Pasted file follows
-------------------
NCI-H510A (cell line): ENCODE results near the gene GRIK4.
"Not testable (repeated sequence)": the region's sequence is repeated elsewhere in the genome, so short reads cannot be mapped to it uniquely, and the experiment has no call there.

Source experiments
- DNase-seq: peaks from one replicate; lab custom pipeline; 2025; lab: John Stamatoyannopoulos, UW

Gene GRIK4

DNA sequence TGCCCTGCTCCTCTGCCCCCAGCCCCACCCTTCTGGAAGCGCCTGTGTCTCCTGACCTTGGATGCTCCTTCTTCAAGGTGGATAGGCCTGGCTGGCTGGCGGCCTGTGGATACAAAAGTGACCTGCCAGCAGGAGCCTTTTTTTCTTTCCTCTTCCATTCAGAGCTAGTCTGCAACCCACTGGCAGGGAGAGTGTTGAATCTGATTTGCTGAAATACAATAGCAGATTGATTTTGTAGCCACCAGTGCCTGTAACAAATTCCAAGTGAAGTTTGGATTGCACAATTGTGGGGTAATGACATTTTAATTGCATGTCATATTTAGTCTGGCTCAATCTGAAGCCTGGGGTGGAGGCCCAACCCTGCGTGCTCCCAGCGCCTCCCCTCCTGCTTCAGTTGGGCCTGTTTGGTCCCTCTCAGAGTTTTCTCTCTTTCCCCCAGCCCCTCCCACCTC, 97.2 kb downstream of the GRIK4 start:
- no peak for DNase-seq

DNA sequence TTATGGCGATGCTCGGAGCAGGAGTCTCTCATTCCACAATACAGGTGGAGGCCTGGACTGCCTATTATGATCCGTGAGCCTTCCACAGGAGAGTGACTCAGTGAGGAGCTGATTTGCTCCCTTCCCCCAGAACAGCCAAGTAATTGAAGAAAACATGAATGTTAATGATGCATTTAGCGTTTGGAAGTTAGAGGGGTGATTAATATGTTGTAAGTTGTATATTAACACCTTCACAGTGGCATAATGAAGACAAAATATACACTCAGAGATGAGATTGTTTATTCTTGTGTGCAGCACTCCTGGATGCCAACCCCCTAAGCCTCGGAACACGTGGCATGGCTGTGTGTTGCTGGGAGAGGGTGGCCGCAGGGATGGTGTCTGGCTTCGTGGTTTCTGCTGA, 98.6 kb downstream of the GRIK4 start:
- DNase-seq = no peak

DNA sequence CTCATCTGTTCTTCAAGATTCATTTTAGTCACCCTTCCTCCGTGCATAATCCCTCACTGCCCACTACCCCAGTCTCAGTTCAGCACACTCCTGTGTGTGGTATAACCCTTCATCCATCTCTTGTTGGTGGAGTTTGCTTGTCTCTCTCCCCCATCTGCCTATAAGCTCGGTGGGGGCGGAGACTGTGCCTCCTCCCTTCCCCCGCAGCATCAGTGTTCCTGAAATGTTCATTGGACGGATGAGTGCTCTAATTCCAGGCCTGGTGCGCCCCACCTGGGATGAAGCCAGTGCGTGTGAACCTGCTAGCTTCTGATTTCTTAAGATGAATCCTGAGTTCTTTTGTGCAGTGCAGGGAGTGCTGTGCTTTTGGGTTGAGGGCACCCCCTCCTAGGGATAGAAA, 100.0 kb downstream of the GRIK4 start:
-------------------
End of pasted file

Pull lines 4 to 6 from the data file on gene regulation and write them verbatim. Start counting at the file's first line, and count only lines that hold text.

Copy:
- DNase-seq: peaks from one replicate; lab custom pipeline; 2025; lab: John Stamatoyannopoulos, UW

Gene GRIK4

DNA sequence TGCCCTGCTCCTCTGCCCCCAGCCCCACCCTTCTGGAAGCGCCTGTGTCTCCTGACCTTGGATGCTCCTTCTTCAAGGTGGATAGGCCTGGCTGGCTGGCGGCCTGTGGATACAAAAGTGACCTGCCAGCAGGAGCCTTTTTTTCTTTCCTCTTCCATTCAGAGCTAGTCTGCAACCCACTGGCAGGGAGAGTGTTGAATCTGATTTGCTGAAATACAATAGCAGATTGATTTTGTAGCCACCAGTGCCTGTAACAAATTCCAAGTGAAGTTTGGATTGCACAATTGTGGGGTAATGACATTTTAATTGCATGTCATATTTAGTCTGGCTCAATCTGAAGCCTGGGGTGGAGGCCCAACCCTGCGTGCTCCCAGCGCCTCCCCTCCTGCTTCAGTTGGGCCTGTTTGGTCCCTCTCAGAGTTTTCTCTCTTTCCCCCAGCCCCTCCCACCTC, 97.2 kb downstream of the GRIK4 start: